This article describes a performance-improvement project designed and implemented for Cullman Regional Medical Center’s Congestive Heart Failure Disease Management Program. A large percentage of the program’s clientele was either visually or hearing impaired, developmentally delayed, or illiterate. While the low-sodium diet-teaching sheet being utilized in the program prior to implementation of the project was excellent for some patients, it was not conducive to the disparities of the majority of the group. Many could not comprehend the diet sheet, making it difficult for them to be compliant to a diet necessary for disease control. The project consisted of a new, low-sodium diet-teaching sheet designed by the author and implemented over a 6-week time period. The tool was subsequently evaluated by administering a patient satisfaction survey. Outcomes and processes of the project are analyzed. Systematic evaluation of costs, data collection processes, benchmarks, and the utilization of technology are examined, as well as health and cultural beliefs of the clientele. The lessons learned as a result of implementing a simple modification to an existing teaching tool are shared.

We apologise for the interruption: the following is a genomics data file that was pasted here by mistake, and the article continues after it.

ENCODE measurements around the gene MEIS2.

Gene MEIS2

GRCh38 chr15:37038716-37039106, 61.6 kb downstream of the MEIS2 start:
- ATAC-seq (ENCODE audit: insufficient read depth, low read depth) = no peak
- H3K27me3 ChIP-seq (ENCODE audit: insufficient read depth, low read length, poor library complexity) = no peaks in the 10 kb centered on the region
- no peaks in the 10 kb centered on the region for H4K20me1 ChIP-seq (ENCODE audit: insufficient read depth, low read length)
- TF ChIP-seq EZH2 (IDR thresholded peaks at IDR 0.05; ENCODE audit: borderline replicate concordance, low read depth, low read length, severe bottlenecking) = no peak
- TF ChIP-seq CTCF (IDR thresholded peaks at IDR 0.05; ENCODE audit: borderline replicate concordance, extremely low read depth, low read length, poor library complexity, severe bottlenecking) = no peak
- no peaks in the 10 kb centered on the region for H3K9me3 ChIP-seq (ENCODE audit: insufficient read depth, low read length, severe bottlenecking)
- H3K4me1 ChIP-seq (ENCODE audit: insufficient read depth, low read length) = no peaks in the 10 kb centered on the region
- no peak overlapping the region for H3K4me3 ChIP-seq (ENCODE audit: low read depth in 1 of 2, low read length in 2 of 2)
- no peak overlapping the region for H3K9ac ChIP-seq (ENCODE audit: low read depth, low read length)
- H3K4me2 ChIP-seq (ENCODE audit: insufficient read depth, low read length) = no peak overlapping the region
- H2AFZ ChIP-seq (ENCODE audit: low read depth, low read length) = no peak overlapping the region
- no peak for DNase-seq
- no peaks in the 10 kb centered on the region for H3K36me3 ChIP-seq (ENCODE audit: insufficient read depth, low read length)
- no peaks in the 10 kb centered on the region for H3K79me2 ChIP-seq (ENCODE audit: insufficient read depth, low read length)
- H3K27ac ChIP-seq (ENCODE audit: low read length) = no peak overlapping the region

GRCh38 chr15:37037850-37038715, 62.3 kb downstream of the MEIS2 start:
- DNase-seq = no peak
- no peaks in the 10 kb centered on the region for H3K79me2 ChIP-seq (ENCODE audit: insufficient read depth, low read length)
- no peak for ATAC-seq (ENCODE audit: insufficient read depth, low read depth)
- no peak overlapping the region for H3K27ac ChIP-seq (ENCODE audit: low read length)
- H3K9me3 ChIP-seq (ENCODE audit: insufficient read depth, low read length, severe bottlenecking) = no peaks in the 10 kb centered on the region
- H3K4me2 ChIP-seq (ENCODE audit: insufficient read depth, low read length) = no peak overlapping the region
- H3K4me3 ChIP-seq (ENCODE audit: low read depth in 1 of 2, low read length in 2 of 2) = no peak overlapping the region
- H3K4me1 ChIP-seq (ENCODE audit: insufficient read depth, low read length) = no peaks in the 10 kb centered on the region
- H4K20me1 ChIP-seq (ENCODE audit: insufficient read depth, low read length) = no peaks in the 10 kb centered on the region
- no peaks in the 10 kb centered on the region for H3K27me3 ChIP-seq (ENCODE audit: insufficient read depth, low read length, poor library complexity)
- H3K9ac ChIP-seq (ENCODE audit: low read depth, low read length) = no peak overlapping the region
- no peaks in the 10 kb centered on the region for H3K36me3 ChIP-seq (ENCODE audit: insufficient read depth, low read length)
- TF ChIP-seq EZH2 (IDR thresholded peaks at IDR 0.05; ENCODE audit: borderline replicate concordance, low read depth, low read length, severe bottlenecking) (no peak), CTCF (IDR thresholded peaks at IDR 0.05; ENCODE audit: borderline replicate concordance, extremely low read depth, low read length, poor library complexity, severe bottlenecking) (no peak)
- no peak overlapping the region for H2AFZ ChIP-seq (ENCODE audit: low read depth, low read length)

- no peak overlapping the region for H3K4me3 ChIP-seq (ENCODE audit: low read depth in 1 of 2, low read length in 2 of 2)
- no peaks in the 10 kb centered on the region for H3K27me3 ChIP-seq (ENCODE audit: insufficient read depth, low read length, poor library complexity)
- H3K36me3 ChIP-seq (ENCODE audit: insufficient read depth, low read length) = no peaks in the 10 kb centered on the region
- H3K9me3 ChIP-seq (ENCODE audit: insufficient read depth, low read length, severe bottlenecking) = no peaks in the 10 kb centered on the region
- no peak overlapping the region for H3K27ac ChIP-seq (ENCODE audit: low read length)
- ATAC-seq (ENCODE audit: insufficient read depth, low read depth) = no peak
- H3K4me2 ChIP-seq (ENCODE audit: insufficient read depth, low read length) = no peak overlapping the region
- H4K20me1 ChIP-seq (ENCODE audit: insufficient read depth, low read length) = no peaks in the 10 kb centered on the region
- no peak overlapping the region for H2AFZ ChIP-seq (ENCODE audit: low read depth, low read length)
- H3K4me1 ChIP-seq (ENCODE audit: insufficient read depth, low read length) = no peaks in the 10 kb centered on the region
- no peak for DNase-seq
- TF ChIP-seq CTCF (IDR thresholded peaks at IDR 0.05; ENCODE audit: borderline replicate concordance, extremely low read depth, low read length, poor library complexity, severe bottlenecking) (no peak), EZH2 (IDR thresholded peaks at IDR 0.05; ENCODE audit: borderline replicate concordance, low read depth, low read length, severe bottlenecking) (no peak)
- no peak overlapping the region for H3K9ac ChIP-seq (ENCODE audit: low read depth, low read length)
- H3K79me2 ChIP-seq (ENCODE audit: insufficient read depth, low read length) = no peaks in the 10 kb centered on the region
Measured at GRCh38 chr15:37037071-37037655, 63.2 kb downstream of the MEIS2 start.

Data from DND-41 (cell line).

Pamela K. Bryant received her ADN degree in 1978 from Wallace State Community College in Hanceville, Ala., her BSN degree in 1982 from the University of Alabama in Birmingham, and her MSN degree from the University of Alabama in Tuscaloosa in 2001. She was inducted into Sigma Theta Tau International Honor Society of Nursing in 1982. Her clinical experience of 24 years includes critical care, endoscopy services, home health, physician office, and cardiovascular nursing. This article was written during graduate studies and edited for publication in May 2002.
Address correspondence and reprint requests to Pamela K. Bryant, MSN, RN, 1400 E. Hanceville Road SE, Cullman, AL 35055 (e-mail: email@example.com).